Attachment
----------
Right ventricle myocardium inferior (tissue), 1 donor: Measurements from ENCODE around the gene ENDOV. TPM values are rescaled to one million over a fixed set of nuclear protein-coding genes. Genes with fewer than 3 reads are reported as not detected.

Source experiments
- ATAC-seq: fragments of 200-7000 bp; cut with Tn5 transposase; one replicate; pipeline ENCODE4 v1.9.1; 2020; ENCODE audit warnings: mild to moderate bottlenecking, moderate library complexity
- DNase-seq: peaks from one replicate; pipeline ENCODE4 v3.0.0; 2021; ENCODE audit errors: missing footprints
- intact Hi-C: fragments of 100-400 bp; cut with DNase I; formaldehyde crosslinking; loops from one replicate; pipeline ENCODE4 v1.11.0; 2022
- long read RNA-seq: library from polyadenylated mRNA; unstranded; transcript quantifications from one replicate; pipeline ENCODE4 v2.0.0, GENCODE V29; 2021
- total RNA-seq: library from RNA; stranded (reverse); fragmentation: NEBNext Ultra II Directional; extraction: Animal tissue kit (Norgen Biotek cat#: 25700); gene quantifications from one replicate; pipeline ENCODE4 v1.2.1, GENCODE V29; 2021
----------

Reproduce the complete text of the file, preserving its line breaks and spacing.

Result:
Right ventricle myocardium inferior (tissue), 1 donor: Measurements from ENCODE around the gene ENDOV. TPM values are rescaled to one million over a fixed set of nuclear protein-coding genes. Genes with fewer than 3 reads are reported as not detected.

Source experiments
- ATAC-seq: fragments of 200-7000 bp; cut with Tn5 transposase; one replicate; pipeline ENCODE4 v1.9.1; 2020; ENCODE audit warnings: mild to moderate bottlenecking, moderate library complexity
- DNase-seq: peaks from one replicate; pipeline ENCODE4 v3.0.0; 2021; ENCODE audit errors: missing footprints
- intact Hi-C: fragments of 100-400 bp; cut with DNase I; formaldehyde crosslinking; loops from one replicate; pipeline ENCODE4 v1.11.0; 2022
- long read RNA-seq: library from polyadenylated mRNA; unstranded; transcript quantifications from one replicate; pipeline ENCODE4 v2.0.0, GENCODE V29; 2021
- total RNA-seq: library from RNA; stranded (reverse); fragmentation: NEBNext Ultra II Directional; extraction: Animal tissue kit (Norgen Biotek cat#: 25700); gene quantifications from one replicate; pipeline ENCODE4 v1.2.1, GENCODE V29; 2021